Forum: Clippers will own their home and their narrative

Imagine 18,000 fans offering the kinetic energy of Steve Ballmer throughout a game. Doesn’t seem possible, right? Well, that’s the goal of the Los Angeles Clippers, and it’s the vision behind the design of their privately financed, $1.8 billion arena in Inglewood. Yes, the Clippers will finally own their home — their first in the team’s 37-year history in Los Angeles — and with the brains, bombast and bucks of Ballmer, it promises to be one of the more intriguing stories in sports business.

Ballmer envisions a venue unlike any other, a cacophony of energy and sound that would make it one of the most frenzied environments in all of sports, mirroring his own rabid behavior during games. “The goal of this arena is that we get 18,000 people to act like Steve Ballmer every night,” said Jason Green, Clippers chief ticketing officer, who stressed it was the foundation principle of the building’s design. The centerpiece of that is “The Wall” — 51 uninterrupted rows and 4,700 seats elevating up one of the baselines of the building, which Green calls “uninterrupted madness” which “can really be the heartbeat of the building.” That wall of sound will be complemented by a 400-person section where fans will stand along rails, mirroring a raucous college atmosphere. It’s all about fueling energy throughout the arena and putting fans on top of the action. 

The lower bowl also will feature three types of suite products: four courtside cabanas, 10 backstage bungalows and 46 traditional “halo” suites sitting atop the lower level. The Clippers have opened a preview center in downtown Los Angeles focused on selling their 60 suites, a modest number compared with the 172 at their current home, Staples Center. Remember, this is a privately financed building — some estimates now put the price at $2 billion — and Ballmer has already put in a significant investment buying land, fighting back lawsuits and buying The Forum for $400 million from Madison Square Garden.

But Ballmer and his team have already generated almost half the revenue to pay for that building and haven’t sold one suite or season ticket. In the span of about a week last month, the Clippers generated almost $1 billion in commercial revenue tied to the arena, which is set to open in 2024. Ballmer, team President Gillian Zucker and the Clippers’ sales agency, CAA Sports, marketed the building very effectively and had two seriously interested suitors for naming rights — Intuit and California-based financial technology company Aspiration Partners. In the end, sources told me that Ballmer felt more comfortable with Intuit’s brand strength and reach — its products include TurboTax, Credit Karma and QuickBooks — and signed a 23-year deal worth just over $550 million to call the building the Intuit Dome. But Aspiration Partners really wanted in, sources say, and just a few days after landing Intuit, the Clippers announced another 23-year deal worth nearly $400 million making Aspiration a founding partner in a deal that will eventually include the brand becoming the Clippers jersey sponsor in a few seasons. Add up those two deals and the Clippers landed nearly $950 million in commercial revenue, an impressive figure and almost half of the arena’s cost, with plenty of inventory and tickets left to sell.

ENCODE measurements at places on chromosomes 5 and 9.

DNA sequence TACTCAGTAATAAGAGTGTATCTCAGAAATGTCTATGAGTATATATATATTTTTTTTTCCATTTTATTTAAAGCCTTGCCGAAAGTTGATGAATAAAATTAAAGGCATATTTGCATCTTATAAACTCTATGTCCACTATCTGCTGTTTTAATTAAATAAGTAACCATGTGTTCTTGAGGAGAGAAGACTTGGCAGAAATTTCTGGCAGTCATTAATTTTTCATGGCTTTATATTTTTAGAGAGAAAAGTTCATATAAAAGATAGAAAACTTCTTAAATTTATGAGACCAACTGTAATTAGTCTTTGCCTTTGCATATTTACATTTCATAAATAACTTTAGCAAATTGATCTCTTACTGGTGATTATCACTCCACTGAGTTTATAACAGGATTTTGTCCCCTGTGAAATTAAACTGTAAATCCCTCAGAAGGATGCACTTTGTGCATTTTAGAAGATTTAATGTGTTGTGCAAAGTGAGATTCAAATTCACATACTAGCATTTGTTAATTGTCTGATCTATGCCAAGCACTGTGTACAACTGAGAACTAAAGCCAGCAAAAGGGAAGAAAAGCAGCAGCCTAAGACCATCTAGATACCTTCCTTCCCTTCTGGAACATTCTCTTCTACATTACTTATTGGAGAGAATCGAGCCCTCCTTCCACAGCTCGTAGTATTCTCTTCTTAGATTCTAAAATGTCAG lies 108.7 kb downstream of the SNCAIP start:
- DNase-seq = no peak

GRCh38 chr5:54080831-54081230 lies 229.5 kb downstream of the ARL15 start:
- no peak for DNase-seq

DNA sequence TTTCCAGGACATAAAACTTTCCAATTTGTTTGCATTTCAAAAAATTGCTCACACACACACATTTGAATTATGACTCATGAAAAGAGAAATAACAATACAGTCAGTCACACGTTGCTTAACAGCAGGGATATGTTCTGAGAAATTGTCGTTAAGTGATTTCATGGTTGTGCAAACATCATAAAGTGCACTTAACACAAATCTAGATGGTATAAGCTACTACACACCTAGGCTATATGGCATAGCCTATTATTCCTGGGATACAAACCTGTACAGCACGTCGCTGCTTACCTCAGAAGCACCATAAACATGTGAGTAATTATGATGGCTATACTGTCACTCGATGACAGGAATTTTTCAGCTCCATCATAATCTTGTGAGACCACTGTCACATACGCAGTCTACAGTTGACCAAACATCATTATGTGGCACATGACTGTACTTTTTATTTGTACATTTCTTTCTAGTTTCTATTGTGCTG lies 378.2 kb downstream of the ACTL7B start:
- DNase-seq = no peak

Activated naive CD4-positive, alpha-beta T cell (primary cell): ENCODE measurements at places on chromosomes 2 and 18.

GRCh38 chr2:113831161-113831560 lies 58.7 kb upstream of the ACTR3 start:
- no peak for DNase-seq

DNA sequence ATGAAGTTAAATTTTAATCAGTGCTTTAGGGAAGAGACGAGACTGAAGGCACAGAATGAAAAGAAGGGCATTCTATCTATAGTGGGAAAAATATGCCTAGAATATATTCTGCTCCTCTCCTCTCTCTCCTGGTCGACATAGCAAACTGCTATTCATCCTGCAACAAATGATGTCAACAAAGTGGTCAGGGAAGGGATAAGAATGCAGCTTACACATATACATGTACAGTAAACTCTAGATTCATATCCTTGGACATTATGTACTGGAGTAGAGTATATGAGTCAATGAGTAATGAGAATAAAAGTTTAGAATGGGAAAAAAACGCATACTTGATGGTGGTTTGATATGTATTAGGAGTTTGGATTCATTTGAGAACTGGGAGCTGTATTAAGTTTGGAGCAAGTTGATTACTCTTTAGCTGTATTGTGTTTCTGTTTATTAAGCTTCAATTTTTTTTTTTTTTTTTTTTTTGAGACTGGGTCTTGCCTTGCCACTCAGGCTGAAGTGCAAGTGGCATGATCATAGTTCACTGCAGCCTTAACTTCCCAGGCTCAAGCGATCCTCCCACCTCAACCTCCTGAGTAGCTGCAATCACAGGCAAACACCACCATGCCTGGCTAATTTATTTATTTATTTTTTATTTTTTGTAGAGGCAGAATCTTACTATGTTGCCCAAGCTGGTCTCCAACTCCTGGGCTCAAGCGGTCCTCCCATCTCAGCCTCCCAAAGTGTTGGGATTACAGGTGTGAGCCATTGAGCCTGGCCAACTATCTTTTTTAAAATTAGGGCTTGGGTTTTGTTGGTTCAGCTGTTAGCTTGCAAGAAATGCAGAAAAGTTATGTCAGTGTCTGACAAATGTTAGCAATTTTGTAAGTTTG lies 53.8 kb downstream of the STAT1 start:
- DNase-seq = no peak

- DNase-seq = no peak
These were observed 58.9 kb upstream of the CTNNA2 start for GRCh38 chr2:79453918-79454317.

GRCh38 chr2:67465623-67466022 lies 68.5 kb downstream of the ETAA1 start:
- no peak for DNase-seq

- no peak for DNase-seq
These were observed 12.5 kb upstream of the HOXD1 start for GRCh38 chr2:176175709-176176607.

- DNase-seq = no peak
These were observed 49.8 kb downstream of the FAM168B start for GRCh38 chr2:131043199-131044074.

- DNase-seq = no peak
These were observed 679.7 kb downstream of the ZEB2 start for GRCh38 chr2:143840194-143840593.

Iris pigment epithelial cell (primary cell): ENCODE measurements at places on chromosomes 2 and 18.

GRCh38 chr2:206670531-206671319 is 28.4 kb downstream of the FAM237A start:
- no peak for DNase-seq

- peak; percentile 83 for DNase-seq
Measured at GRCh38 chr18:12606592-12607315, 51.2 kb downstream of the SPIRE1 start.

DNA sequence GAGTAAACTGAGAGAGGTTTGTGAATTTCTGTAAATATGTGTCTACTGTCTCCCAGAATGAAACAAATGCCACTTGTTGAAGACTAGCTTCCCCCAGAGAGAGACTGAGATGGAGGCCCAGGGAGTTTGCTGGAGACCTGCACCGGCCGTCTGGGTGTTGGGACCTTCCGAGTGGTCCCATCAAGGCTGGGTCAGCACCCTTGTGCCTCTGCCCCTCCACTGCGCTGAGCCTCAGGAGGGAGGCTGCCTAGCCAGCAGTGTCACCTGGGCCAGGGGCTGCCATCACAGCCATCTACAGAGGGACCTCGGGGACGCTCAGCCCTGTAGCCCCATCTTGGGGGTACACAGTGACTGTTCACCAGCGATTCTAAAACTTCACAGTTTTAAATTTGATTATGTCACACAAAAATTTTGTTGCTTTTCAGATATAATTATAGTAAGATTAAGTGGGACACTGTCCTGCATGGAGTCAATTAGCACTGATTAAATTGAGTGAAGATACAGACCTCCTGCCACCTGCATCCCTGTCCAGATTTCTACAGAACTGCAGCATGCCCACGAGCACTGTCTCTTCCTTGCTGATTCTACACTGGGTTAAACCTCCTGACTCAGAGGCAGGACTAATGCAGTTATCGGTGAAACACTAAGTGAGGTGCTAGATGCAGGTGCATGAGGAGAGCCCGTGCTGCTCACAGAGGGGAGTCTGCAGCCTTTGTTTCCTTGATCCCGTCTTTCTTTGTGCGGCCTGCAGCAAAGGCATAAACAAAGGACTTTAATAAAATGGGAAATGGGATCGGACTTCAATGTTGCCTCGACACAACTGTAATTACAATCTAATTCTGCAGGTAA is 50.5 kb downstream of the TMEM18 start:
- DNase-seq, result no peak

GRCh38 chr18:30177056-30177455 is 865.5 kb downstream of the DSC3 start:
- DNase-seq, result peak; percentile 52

There is a lot to unpack here — the Clippers are forging their own identity as they move out of the Staples Center in three years for their own home. It also means a new high-profile venue in the nation’s second-largest, crowded market and a competitor for concerts and other events. The Clippers were the forgotten stepchild in sports and one of the lowest revenue teams in the NBA. But Ballmer thinks big, his vision is bold and he promises to change the sports experience. He’s fighting for fans and market share and it reminds me of the way the Brooklyn Nets looked to steal a share of voice from the Knicks in New York. Now, the Lakers are the ultimate uber-brand and I don’t see that changing. That team’s hold on Southern California is unique in sports. And the Staples Center will soon undergo a major upgrade and remain a marquee attraction at L.A. Live. A lot can happen in the three years before the Intuit Dome opens, and Ballmer is smart enough to plan out a new sports experience while awaiting changes in technology and consumer behavior. He and his team also know their financial risk, but landing close to $1 billion in one week certainly helps. It will also help to win.

Watch the Clippers closely. They are positioned to be among the top revenue clubs in the NBA when all is said and done. That’s their goal — along with having 18,000 fans screaming like Steve Ballmer during every home game at the Intuit Dome. 

Abraham Madkour can be reached at amadkour@sportsbusinessjournal.com.

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